AUSTIN -- The Texas Governor's Mansion is almost ready to re-open.
It's been more than four years since an arsonist was caught on surveillance video setting fire to the historic building in June 2008. A Molotov cocktail set off a roiling inferno that wrecked the mansion and prompted a defiant pledge from Governor Rick Perry.
"We'll rebuild this magnificent structure so that future generations can stand where we stand today in awe of an extraordinary history," Perry told media shortly after the fire.
Just one year later, frustration was already sinking in.
"I never thought it would take this long," said First Lady Anita Perry in an interview with KVUE in June 2009.
Now four years since the arsonist's attack, the finish line is finally in sight.
"We're very pleased that we effectively can tell the first lady and the governor that they will get to live here. I'm sure they were wondering," project director Dealey Herndon with the State Preservation Board said Wednesday, as media were invited for the first look inside the 150-year-old mansion in months.
"There's a lot of history in here," said Paul Westlund, co-owner of Professional Workroom of Design, whose crew was busy installing draperies Wednesday afternoon. "We're making sure everything's adjusted and everything's set right to give the nicest finish."
With the first moving vans scheduled to arrive Thursday, Herndon says crews are working hard down the final stretch to ensure the First Family is able to move in by the end of July.
"The move will take probably six weeks," said Herndon. "It's very complicated; there are a lot of details that have to go into it."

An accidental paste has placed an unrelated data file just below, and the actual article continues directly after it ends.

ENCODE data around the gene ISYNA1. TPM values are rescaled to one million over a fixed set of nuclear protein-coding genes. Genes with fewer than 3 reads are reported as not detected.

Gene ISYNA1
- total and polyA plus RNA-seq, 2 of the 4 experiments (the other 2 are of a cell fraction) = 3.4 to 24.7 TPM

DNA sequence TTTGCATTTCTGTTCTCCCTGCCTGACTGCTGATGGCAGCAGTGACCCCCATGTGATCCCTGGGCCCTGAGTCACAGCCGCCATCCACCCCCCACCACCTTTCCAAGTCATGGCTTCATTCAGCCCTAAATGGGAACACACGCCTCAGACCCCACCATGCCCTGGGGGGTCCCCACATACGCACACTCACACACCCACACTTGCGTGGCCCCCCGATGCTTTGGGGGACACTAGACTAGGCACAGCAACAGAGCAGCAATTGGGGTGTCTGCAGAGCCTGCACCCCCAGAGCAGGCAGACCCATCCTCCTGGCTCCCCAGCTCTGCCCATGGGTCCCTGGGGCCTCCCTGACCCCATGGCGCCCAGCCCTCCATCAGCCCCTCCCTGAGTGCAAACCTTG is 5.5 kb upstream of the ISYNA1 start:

Herndon says the project is set to finish on schedule and within its $25 million budget, $3 million of which comes from private donations. According to public records obtained by KVUE, that budget includes $1.2 million for security initiatives, $319,000 charged since September 2009 for a rental home during renovation and more than $40,000 a year for mansion item storage.
Four years later, the man behind the mess has yet to be caught.
The Texas Department of Public Safety released a sketch of the person caught on a security camera walking away from the mansion shortly after the fire was started. At a press conference in November 2011, DPS told media the suspect was likely involved with a local anarchist group.
For those working on the project, it's been a long four years. Now as the finishing touches are made, the building that has housed every Texas governor since 1856 will soon shed its scaffolding and daily armada of construction vehicles and return to the use for which it was intended.
It will once more be a home.